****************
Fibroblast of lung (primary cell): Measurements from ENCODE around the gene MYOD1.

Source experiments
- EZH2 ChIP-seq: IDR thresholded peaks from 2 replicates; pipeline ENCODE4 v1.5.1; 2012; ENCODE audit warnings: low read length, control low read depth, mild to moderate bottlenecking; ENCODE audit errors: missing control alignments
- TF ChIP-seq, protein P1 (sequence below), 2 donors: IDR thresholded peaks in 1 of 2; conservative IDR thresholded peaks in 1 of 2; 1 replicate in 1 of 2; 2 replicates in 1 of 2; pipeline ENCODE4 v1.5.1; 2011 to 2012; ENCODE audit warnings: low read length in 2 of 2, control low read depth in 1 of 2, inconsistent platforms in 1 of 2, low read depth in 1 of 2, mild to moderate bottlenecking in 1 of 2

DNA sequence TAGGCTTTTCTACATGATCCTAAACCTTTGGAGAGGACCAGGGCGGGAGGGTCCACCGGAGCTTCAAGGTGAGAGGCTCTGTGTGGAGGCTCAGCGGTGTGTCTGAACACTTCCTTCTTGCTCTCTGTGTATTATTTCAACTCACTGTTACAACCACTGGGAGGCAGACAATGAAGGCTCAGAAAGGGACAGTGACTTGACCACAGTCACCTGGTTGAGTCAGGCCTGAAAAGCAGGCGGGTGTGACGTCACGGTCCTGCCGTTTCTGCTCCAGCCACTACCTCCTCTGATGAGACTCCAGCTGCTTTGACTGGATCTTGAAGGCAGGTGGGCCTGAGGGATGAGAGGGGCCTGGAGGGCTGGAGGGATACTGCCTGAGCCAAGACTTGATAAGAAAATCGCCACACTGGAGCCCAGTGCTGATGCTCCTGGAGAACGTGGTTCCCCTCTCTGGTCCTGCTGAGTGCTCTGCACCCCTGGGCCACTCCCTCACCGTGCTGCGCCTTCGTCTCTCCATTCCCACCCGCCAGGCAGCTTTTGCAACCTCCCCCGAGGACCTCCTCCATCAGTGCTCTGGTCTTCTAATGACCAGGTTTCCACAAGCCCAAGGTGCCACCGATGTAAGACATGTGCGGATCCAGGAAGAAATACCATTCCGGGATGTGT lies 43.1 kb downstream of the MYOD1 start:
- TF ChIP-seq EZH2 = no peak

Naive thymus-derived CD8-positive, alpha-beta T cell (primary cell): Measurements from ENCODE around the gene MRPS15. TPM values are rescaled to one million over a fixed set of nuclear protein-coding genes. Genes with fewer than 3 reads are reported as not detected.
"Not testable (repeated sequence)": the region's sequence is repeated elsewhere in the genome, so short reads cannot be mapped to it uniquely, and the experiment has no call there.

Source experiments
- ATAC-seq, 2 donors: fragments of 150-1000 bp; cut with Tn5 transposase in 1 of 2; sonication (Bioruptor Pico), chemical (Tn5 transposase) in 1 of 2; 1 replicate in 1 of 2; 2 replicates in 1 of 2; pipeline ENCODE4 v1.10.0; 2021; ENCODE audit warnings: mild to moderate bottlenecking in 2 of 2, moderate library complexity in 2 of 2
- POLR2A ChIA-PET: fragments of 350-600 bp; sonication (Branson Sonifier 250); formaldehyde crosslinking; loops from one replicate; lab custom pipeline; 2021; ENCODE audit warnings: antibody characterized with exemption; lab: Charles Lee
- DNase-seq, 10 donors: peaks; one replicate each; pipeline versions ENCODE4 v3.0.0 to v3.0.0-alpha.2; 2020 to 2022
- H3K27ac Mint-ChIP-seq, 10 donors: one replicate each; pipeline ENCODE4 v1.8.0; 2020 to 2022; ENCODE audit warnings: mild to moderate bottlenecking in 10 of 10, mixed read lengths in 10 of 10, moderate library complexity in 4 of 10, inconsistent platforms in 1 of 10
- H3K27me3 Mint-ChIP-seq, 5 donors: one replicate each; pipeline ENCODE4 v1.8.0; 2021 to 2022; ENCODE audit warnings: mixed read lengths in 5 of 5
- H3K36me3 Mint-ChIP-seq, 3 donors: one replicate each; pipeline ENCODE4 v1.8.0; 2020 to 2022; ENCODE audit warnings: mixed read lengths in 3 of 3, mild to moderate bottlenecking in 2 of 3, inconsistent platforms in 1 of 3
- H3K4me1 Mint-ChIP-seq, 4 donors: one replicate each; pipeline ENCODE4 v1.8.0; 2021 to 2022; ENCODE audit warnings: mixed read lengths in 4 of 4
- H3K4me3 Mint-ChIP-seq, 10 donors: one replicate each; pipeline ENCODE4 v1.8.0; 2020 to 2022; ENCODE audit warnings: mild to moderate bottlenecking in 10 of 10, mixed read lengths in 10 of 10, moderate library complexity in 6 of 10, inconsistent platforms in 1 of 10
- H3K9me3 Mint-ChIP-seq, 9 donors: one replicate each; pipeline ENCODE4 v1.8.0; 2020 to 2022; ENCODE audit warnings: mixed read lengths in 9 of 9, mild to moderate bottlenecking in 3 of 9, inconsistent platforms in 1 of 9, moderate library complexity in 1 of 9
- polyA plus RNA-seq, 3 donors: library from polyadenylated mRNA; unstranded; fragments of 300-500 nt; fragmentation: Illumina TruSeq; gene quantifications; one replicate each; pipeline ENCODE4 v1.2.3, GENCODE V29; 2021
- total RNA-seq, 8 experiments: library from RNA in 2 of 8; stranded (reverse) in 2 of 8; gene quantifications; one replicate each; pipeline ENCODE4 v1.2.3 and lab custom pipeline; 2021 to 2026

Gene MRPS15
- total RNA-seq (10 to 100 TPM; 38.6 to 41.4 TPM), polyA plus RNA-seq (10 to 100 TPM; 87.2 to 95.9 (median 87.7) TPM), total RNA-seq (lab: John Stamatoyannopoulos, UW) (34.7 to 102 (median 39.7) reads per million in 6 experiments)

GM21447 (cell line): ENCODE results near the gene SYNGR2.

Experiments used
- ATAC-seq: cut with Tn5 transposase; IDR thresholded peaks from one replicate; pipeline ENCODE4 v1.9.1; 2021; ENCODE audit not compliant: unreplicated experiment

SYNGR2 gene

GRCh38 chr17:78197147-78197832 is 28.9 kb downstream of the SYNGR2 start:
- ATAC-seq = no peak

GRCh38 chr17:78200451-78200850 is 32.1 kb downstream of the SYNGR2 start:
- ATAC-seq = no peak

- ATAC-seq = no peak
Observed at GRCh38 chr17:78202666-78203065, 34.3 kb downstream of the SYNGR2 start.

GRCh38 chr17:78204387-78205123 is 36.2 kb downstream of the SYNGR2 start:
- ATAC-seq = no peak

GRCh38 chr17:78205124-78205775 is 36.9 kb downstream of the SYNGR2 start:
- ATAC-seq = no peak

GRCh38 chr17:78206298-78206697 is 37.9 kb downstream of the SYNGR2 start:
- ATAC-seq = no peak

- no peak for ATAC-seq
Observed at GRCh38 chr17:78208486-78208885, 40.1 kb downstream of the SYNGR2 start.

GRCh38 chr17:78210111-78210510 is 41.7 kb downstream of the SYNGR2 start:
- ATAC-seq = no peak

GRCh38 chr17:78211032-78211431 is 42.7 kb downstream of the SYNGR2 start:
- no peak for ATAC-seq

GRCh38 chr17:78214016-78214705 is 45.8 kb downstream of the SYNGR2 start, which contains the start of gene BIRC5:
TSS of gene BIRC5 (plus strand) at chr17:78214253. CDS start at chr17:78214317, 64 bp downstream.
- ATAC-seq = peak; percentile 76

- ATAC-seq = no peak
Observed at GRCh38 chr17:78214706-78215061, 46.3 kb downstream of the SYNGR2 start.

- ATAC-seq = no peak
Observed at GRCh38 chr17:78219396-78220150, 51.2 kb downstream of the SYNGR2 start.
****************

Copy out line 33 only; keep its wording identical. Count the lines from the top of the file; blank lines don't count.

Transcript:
GRCh38 chr17:78204387-78205123 is 36.2 kb downstream of the SYNGR2 start: